Author: Matt Kormann
I recently spent the evening watching the television coverage of the Hyundai Archery World Cup Final from Moscow. It made me reminisce about my family’s experience with target archery, and the times I’ve been fortunate to see the world’s best archers competing in person. Most impressive were the two five-time Finals champions, Sara Lopez and Brady Ellison, climbing the top of the podium. Both have had incredible years, and seeing their performances really lit a fire to get into the backyard and fling some arrows at 50 meters.
Of course, it wasn’t long before I was pulling the card from my game camera and scouting the whitetails I’ll be eyeing later this fall. How quickly we can adjust from target shooting to thoughts of stalking deer! That’s one of the things I love most about our sports – how interlinked they are, while being so very different.
Target archery and bowhunting are interlinked and archery shop owners can cater to both. Photo Credit: Matt Kormann
Wrapping my head around upcoming hunts for suburban deer, Georgia hogs, and Kansas whitetails also has me thinking about our industry. The question I am asked most frequently? “What’s the state of the industry?” My answer has remained the same for a couple of years, which is a little surprising. The state of the industry really depends on who you ask.
A strong first quarter gave way to a challenging second quarter. I’ve heard from manufacturers who are feeling significant pressure, and others who are enjoying a record year. I’ve seen the reports of pro shop closures, while also reaching out to new members, many of which are retailers. I’ve heard from salespeople who have said “September is the new July,” referencing a strong month ahead and the later start for the hunting sales season. At the Outdoor Recreation Roundtable board of directors gathering last month, we heard similar stories by just about every other industry represented there. We’re definitely not alone. Many of the factors that will influence our industry are out of our control.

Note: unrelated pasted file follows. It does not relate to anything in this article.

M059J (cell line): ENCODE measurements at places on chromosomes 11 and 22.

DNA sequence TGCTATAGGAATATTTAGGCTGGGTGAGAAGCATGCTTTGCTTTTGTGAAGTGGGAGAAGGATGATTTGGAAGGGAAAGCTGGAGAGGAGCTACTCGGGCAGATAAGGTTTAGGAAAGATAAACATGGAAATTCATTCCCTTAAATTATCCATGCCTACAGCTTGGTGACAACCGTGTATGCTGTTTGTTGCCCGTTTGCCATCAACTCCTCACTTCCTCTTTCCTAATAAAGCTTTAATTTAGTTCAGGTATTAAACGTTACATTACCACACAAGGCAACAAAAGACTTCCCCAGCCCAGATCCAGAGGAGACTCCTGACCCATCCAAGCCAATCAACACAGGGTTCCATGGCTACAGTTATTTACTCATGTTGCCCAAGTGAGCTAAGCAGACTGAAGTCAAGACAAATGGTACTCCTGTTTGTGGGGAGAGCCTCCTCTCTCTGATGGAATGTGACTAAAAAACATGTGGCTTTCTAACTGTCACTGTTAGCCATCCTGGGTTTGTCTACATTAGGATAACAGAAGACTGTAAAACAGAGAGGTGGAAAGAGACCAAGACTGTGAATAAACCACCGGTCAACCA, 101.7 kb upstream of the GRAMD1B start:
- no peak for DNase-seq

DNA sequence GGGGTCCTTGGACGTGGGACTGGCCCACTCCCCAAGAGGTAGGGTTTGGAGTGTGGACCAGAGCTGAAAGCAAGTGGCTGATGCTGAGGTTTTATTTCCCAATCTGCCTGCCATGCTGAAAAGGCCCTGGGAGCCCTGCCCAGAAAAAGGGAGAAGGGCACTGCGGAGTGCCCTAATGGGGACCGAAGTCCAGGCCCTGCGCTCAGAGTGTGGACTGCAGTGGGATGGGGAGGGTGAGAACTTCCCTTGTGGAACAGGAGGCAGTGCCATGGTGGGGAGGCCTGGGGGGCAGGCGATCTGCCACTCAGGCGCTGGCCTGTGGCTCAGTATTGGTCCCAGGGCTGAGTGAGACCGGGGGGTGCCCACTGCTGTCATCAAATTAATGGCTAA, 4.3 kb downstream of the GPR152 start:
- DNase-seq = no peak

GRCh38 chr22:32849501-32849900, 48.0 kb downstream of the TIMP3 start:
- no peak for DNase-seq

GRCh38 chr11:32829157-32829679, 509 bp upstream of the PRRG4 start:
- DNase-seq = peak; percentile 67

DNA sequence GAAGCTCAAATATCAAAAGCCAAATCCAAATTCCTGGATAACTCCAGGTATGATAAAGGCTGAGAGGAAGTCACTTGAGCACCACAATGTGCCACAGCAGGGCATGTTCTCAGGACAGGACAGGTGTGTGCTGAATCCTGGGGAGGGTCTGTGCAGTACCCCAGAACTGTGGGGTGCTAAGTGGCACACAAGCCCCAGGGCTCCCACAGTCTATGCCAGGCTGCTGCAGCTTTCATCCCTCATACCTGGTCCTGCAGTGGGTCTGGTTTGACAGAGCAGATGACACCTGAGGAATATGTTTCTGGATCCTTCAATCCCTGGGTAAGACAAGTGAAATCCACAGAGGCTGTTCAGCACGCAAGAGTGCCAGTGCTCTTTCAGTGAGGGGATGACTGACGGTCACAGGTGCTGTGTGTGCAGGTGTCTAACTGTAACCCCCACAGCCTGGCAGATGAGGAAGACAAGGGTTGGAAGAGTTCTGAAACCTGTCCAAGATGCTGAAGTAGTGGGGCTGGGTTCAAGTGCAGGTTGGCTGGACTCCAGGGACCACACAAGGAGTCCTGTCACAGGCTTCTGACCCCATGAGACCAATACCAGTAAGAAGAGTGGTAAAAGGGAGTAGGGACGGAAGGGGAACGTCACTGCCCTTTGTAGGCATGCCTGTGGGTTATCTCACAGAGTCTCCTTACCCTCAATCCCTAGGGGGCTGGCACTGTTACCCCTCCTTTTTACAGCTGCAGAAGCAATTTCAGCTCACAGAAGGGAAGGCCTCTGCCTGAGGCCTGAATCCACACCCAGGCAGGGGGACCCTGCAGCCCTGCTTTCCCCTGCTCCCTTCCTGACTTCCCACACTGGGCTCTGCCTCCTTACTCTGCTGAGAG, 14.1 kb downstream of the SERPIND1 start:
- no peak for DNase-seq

Our consumer campaign strives to generate foot traffic in stores. Photo Credit: ATA
What we can control is how we approach our businesses. Your ATA is actively recruiting new customers through a digital media campaign that has already driven several thousand potential customers to our member pro shops. We’re improving the process of bringing new members into the ATA so they know what we’re doing on their behalf from the day they join. We continue to work with our partners across the outdoor recreation industries to ensure a brighter future for tomorrow’s hunters and target shooters.
As the next generation of hunters and shooters take to the field, it’s incumbent on us to make sure they understand that bowhunting and target archery aren’t as hard to begin as they might fear. I’ve learned that lesson about bowhunting firsthand. The hardest step was asking someone to teach me. We’ve all seen it in target archery, as new faces have rocketed up the world rankings just this year. A major youth movement appears to be underway in some of the most competitive disciplines.
Most importantly, as ATA’s Kurt Smith reminded me in a post to our retailers just this week, it’s important to reach out to us if you face a challenge. In some cases, the law won’t allow us to engage. But if we can assist, we’ll do all we can to help you overcome an obstacle to growing your business.